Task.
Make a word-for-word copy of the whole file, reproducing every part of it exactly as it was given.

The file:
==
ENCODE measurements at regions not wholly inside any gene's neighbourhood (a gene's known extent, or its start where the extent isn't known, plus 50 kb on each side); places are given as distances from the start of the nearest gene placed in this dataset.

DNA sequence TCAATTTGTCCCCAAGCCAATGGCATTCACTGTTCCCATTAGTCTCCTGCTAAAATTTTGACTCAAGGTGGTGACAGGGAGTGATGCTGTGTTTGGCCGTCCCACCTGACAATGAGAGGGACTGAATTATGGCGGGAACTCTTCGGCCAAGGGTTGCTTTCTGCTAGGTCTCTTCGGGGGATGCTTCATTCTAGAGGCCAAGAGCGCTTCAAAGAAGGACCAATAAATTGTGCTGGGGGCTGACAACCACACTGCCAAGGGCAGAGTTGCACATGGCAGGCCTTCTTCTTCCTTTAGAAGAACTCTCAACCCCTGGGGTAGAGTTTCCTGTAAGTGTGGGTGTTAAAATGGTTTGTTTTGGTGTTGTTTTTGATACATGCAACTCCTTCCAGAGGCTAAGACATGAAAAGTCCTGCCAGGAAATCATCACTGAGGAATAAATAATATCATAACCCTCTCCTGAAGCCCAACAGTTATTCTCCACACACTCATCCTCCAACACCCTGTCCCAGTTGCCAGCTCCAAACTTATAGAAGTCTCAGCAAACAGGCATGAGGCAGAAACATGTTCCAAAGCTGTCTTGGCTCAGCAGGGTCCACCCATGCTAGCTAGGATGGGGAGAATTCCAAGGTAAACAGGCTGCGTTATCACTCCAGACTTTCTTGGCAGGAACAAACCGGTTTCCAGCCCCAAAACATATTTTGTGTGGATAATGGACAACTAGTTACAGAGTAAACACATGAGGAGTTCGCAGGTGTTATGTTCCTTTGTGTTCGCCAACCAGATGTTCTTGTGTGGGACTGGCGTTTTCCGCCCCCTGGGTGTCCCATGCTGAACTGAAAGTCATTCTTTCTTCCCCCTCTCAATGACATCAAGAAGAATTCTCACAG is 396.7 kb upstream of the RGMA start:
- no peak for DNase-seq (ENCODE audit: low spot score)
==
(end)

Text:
ENCODE measurements at regions not wholly inside any gene's neighbourhood (a gene's known extent, or its start where the extent isn't known, plus 50 kb on each side); places are given as distances from the start of the nearest gene placed in this dataset.

DNA sequence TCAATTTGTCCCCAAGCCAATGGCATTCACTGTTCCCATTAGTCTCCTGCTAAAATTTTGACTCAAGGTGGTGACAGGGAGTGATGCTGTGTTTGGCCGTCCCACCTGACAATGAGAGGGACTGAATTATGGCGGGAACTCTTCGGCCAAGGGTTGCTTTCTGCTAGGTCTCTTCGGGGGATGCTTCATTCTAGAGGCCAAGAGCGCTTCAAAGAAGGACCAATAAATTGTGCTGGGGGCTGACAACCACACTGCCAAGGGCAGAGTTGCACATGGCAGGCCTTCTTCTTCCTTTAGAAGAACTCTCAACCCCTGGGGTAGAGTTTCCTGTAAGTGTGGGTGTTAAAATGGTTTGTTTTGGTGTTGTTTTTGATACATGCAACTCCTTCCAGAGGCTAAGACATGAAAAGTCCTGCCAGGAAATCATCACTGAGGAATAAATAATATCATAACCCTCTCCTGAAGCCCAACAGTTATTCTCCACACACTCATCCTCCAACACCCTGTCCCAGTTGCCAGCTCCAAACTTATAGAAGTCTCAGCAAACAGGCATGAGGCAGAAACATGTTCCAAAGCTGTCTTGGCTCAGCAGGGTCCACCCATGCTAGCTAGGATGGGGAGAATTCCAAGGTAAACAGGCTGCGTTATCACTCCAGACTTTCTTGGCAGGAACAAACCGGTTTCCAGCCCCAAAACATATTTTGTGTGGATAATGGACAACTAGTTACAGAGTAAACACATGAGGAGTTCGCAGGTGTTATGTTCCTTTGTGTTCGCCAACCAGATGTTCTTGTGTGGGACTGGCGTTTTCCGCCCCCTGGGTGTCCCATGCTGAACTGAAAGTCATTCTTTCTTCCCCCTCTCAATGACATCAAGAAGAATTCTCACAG is 396.7 kb upstream of the RGMA start:
- no peak for DNase-seq (ENCODE audit: low spot score)